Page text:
Cockeye BBQ, Warren

Cockeye BBQ Spices Up Growth

WARREN, Ohio – On the heels of announcing that it will open a second location, Cockeye BBQ and Creamery has taken an even bigger step.

The family-owned company has purchased a 13,000-square-foot warehouse at 387 Chestnut St. in Warren, a few blocks north of downtown, and will use it as a creamery, commercial kitchen, warehouse and distribution center. Plans also include adding bottling lines for barbecue sauces and other Cockeye specialties that will be made on-site.

The company, owned by the husband-wife team of Erik and Stacey Hoover of Warren, paid $300,000 for the building, which was once the home of Warren Printing.

The Hoovers will spend another $200,000 to prepare it for ice cream production, which should begin by the first quarter of 2023, Stacey Hoover says.

The couple opened Cockeye BBQ restaurant and takeout, 1805 Parkman Road on Warren’s west side, in 2015. They opened the creamery and ice cream stand in 2019 in a separate building they constructed next to the restaurant.

On April 11, the Hoovers announced they would open a second location inside the Penguin City Brewing tap house that is being readied in downtown Youngstown. That location is expected to open in the fall.

The new warehouse building and production facility in Warren will vastly increase Cockeye’s ice cream production and allow it to sell the frozen treats wholesale to stores, farmers markets and restaurants, Erik Hoover says. Cockeye also plans to open additional ice cream stands, which the new creamery will supply.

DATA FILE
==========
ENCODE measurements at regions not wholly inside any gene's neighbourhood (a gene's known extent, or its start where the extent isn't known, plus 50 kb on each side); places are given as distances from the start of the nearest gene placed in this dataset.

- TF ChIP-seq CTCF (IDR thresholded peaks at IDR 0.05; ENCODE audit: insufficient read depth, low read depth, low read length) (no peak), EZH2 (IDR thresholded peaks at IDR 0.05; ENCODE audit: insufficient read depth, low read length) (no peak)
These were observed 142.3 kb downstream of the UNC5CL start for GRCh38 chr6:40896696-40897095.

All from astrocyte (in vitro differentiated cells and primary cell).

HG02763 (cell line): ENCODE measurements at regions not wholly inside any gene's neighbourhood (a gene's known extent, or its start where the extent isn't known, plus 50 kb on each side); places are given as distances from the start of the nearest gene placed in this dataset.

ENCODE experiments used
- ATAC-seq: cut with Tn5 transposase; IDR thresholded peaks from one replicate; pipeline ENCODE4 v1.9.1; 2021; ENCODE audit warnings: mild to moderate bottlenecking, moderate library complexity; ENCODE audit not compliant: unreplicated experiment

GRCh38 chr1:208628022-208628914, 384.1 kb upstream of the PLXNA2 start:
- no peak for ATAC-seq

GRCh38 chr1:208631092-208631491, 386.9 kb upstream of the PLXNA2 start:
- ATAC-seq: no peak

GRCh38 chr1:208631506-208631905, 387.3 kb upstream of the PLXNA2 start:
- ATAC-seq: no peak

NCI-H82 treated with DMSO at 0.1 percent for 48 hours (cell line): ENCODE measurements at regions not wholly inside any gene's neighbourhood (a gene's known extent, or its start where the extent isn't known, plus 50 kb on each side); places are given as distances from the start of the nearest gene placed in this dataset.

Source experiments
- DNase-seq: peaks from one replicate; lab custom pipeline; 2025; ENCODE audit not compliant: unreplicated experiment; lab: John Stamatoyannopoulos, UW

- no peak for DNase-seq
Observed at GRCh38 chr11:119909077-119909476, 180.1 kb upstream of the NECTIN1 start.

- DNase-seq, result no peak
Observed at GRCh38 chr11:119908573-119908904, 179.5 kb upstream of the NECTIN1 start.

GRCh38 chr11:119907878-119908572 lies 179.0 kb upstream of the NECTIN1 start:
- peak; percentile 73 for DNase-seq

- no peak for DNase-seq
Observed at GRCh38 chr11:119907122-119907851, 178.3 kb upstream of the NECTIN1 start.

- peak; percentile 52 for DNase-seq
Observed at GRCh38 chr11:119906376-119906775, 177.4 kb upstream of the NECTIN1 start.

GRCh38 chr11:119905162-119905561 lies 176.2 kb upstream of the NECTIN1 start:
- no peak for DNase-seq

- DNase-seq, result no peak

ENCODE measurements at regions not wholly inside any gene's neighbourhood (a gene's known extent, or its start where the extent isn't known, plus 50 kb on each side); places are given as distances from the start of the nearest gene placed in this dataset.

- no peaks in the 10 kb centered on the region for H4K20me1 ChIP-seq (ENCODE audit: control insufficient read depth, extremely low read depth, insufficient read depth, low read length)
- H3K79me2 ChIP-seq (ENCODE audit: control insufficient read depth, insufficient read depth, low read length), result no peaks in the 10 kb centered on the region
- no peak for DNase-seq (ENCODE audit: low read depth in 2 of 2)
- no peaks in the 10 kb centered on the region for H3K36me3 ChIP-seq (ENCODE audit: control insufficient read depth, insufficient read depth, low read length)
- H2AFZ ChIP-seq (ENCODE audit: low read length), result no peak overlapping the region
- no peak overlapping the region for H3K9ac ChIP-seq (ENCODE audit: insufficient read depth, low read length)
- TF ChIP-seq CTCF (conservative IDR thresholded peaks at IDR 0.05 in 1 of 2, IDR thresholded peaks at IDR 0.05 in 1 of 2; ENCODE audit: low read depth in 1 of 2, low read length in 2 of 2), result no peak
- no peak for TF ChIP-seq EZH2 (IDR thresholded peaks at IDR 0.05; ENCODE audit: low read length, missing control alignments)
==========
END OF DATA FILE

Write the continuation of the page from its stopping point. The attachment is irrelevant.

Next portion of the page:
Erik is a graduate of Johnson & Wales University culinary school in Charleston, S.C. He worked as a chef in that city after graduating, and developed his taste for barbecue there.

After moving to Warren with his wife, the couple launched a catering business that specialized in barbecue pork, beef and poultry. The catering business grew into a restaurant and then added a creamery.

Erik Hoover, co-owner of Cockeye BBQ and Creamery, holds a slab of ribs in front of one of his smokers.

Launching an ice cream line had long been on Erik’s mind.

“It’s a fairly expensive process in terms of the equipment that is needed to make it at scale,” he says. “I had been thinking about it for a few years. I watched for used equipment, found a kit for sale, bought it, and we were in the ice cream business.”

The plan was to perfect their processes and then start to open additional ice cream “scoop” shops, as he calls them.

They are still working under that business model, but not in the order they originally planned. The Penguin City offer was just too good to pass up, Stacey says.

“Penguin City will be our second ice cream shop,” Stacey says. “Then we’ll open more in years 3, 4 and 5. Once the creamery is up and running, we’ll have the capacity to take care of several shops.”

The current creamery building will remain open after the new facility opens, but only for retail sales.

One motivating factor for the decision to expand was the interest of the Hoovers’ sons, Ben and Max, in the business.

Ben is a barbeque chef and a leader of the kitchen staff, while Max leads the creamery side.